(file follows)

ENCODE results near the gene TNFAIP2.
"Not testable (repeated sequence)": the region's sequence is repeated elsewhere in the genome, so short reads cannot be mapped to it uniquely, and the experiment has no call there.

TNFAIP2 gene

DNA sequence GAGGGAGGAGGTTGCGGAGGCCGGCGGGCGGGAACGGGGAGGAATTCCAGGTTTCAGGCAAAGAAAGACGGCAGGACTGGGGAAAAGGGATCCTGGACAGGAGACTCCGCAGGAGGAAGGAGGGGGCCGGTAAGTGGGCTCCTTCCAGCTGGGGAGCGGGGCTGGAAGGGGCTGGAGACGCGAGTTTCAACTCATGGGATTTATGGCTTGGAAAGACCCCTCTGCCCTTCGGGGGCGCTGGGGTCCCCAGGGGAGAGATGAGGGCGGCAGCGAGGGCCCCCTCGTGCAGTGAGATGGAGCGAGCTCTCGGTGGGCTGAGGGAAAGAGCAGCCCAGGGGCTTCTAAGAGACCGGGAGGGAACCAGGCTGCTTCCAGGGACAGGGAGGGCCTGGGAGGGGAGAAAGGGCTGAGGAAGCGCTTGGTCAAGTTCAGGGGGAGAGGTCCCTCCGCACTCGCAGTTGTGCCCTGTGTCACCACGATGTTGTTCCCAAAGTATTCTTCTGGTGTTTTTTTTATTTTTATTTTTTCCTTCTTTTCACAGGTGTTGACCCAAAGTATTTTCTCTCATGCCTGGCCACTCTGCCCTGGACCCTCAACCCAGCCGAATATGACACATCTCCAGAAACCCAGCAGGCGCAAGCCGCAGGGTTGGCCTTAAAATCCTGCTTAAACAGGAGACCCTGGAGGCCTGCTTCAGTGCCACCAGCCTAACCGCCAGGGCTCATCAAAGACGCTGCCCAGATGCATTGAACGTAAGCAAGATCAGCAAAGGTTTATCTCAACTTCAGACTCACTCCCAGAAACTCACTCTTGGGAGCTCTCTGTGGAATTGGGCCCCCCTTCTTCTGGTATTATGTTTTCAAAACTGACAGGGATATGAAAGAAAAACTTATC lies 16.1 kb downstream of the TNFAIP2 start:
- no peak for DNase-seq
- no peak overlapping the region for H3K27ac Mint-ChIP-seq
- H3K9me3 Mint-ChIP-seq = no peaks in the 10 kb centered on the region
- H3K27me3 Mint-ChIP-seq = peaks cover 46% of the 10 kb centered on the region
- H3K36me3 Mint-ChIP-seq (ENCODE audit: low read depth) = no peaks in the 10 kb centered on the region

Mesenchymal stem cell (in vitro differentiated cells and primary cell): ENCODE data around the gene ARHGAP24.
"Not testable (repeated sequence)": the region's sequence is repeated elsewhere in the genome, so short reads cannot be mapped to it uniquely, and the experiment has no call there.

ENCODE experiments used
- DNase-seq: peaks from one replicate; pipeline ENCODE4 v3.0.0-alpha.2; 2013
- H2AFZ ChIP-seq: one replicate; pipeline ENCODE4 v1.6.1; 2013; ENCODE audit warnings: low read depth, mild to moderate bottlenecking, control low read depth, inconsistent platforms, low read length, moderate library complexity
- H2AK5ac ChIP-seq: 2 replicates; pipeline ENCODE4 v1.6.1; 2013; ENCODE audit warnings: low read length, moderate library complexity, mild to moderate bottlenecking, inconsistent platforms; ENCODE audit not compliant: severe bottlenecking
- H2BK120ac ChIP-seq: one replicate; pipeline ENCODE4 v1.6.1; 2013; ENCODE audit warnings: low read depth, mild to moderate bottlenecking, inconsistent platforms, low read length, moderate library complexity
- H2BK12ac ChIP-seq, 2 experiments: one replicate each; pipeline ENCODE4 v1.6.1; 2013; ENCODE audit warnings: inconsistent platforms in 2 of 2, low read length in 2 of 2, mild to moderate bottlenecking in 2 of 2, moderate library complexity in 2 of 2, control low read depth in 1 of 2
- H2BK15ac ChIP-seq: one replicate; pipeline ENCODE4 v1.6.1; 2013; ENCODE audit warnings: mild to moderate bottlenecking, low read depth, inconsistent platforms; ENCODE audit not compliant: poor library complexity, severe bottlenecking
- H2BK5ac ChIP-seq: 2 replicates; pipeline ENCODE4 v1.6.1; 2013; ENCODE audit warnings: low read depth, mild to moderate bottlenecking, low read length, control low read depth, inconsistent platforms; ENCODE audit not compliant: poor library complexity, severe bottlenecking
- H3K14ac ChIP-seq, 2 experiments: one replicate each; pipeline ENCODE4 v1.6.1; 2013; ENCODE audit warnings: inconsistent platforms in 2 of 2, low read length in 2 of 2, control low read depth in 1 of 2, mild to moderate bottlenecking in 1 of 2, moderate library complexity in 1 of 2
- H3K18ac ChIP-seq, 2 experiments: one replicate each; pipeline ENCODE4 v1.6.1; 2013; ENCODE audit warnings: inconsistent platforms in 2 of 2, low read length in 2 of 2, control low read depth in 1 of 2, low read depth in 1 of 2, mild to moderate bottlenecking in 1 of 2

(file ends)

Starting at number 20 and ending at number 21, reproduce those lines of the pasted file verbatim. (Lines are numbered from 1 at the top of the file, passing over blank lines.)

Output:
- H3K14ac ChIP-seq, 2 experiments: one replicate each; pipeline ENCODE4 v1.6.1; 2013; ENCODE audit warnings: inconsistent platforms in 2 of 2, low read length in 2 of 2, control low read depth in 1 of 2, mild to moderate bottlenecking in 1 of 2, moderate library complexity in 1 of 2
- H3K18ac ChIP-seq, 2 experiments: one replicate each; pipeline ENCODE4 v1.6.1; 2013; ENCODE audit warnings: inconsistent platforms in 2 of 2, low read length in 2 of 2, control low read depth in 1 of 2, low read depth in 1 of 2, mild to moderate bottlenecking in 1 of 2